What does Sociology have to do with career planning and management?

Choices and organizational norms, values and rituals

Last month in this blog we reviewed the concept of the power of observation that we borrowed from the field of anthropology, and that is extensively referred to in a recently published book on career management entitled Workplace Poker (Rust, Daniel).  We continue reviewing Rust’s book in today’s blog but this time we’ll cover the field of sociology and how this area of study is linked to the topic of career planning and management.  At first glance, the subject of sociology might not seem to have much in common with career planning and management. But in that field there are important concepts that mirror fundamental realities in career management.  The symbols, values, rituals and norms of the organizations at which people work exert enormous influence over their behavior and the choices they make that, in turn, affect their career trajectory.  In his book, Rust contends that the day-to-day choices we make throughout our life help shape our careers, and he does so in rather blunt fashion.

“When it comes to employment there is no luck, good or bad.  There are no accidental circumstances.  There are no victims.  Everything happens for a reason.  And just because you are surprised, or treated unfairly, does not mean that you can abdicate your own responsibility for the situation.  You have made choices. {…} But here’s the big lesson – you ALWAYS have choices {…}.”

So what choices will you make about, for and during your career?  Will you look back over your career after decades of hard work and wonder if you made good choices on opportunities that you created or came your way?  Or, conversely, will you wonder it you permitted or enabled the forces of cultural values, and norms to dictate the choices you made?  In his book, Rust places sharp focus on how personal accountability must directly flow to and from the choices an individual makes throughout their career.  Rust concludes that a person’s ability to incorporate lessons learned from the choices they make and “own” the result(s), is often the key determinant in building a career that is persistently upward in its trajectory.   Rust explains this concept in the following way.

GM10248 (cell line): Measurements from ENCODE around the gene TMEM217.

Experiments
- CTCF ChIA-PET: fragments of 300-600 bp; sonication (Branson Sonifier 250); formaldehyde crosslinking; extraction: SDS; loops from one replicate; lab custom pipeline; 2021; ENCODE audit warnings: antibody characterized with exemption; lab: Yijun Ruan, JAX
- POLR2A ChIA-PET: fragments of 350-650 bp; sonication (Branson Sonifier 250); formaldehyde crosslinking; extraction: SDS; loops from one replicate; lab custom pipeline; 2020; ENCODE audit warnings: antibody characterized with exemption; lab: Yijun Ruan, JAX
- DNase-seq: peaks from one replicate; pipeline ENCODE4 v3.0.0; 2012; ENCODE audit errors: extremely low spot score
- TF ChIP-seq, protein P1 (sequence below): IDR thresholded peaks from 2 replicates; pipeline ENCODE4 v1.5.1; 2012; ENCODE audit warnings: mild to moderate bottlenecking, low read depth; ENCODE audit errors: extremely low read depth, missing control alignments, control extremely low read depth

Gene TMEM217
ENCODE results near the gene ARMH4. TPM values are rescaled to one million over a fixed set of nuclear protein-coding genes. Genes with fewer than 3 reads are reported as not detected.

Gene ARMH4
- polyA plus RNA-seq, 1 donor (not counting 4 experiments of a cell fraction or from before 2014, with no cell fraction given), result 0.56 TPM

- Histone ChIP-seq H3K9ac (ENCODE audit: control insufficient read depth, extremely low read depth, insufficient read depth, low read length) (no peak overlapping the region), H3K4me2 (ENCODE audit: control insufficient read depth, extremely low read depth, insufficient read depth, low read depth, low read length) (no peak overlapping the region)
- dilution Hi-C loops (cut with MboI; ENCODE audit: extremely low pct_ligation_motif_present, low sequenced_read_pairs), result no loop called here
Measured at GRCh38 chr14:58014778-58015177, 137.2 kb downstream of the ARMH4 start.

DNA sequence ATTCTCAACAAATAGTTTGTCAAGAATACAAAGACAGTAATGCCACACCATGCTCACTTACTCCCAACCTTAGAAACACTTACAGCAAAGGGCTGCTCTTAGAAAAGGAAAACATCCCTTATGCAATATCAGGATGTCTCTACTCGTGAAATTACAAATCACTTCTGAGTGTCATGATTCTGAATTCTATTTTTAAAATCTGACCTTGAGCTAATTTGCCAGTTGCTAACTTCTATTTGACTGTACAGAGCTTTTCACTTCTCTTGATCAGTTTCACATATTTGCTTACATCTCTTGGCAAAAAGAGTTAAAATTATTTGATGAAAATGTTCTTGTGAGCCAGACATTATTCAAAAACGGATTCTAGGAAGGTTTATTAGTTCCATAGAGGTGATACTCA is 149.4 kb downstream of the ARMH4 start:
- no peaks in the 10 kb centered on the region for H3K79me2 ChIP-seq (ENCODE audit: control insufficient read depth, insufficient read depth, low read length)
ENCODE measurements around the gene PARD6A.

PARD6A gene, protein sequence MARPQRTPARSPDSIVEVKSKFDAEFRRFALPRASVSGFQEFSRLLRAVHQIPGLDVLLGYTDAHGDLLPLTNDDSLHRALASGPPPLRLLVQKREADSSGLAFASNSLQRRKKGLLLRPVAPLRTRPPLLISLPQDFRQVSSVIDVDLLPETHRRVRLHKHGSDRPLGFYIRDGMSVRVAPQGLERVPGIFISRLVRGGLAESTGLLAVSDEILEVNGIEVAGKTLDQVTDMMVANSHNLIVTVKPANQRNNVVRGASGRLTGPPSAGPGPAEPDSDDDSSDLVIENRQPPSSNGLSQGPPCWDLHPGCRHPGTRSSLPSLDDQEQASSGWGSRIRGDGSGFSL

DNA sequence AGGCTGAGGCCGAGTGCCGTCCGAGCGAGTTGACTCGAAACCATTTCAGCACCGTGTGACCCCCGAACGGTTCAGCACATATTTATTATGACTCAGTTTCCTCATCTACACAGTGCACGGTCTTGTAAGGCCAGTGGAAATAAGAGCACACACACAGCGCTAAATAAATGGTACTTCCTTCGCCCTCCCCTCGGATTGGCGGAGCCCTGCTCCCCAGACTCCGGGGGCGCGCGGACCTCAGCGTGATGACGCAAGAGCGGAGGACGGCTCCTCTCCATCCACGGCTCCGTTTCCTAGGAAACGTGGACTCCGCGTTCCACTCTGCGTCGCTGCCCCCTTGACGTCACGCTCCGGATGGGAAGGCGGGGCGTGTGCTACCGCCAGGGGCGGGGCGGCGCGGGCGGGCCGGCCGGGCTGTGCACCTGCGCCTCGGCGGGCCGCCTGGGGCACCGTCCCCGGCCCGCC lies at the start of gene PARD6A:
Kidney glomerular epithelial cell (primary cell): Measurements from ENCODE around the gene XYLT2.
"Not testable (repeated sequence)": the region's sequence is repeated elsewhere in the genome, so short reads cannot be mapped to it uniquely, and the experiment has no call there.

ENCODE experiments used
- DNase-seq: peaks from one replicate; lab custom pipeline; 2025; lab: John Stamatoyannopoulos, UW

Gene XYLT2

“In terms of career acceleration, there is profound value in “owning” your circumstances fully, completely – totally.  Not just your fair and reasonable share of the responsibility…but placing the entire load on your shoulders.  This is not about … bad decisions or poor choices.  This is about seeing yourself and your world clearly, without self-doubt or self-recrimination, in order to prepare for the challenge ahead.”

Now, you might be wondering, how can information on sociology and the effect of choices relate to career planning and management? The short answer is that, as Rust covers in his book, as you face challenges in the future, think deeply about the answers to the following questions:

  • Why am I in this tough situation?
  • What have I learned so far from this experience?
  • What I have learned about myself?
  • What changes within me would serve me well?
  • What is my plan to make those changes happen?

What can a soon-to-be college senior due to graduate in May 2017 without a career management plan of attack in place do to start to learn about making choices within the context of their (future) workplace’s organizational culture, and incorporate that knowledge in their personal career development efforts?   The first step is to stop by the UConn Center for Career Development (CCD) in Wilbur Cross 202 to learn about the many career counseling tools the Center offers in helping students become more aware of their own personal values, norms and behavioral styles. Of course, it you prefer to start the process online, simply surf the CCD’s impressive website (career.uconn.edu) to browse and/or utilize some of the vast array of career planning and management tools available to all UConn students.

The important thing to remember is to take time now to learn and, in the months ahead, develop excellent career management habits so that they will serve you well over the long arc of our career. With that thought in mind, be sure to let the CCD’s staff and the Center’s arsenal of tools help to guide you through your career planning efforts.

By Paul Gagnon
Paul Gagnon Career Consultant, College of Agriculture, Health, and Natural Resources Paul Gagnon